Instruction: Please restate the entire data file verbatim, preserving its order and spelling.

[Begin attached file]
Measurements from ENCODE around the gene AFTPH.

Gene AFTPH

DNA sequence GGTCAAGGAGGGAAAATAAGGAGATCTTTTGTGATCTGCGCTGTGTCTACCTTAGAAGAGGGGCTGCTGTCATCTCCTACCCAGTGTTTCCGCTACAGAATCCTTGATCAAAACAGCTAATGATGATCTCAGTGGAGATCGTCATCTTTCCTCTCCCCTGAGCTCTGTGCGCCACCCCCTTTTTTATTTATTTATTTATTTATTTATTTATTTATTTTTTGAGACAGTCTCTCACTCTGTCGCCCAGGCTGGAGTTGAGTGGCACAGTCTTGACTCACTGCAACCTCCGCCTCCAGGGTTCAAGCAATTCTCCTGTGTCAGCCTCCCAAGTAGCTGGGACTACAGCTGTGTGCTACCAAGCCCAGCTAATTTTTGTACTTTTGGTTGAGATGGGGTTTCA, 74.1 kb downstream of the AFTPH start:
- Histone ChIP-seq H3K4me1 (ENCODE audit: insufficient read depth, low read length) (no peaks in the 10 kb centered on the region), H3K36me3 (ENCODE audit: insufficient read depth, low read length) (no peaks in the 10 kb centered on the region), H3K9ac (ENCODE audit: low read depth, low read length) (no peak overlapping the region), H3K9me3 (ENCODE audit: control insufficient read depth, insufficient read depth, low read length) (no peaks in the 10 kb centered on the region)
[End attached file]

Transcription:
Measurements from ENCODE around the gene AFTPH.

Gene AFTPH

DNA sequence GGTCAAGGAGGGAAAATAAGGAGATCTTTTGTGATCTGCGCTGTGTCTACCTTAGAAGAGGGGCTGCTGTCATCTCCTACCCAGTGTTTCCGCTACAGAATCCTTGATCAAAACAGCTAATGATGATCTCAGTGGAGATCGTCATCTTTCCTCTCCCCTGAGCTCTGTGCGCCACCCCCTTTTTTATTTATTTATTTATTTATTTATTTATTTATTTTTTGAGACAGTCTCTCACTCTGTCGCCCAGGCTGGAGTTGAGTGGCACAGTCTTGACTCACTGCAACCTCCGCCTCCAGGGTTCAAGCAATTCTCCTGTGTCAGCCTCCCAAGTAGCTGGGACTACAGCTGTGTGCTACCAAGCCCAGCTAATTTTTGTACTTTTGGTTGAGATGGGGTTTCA, 74.1 kb downstream of the AFTPH start:
- Histone ChIP-seq H3K4me1 (ENCODE audit: insufficient read depth, low read length) (no peaks in the 10 kb centered on the region), H3K36me3 (ENCODE audit: insufficient read depth, low read length) (no peaks in the 10 kb centered on the region), H3K9ac (ENCODE audit: low read depth, low read length) (no peak overlapping the region), H3K9me3 (ENCODE audit: control insufficient read depth, insufficient read depth, low read length) (no peaks in the 10 kb centered on the region)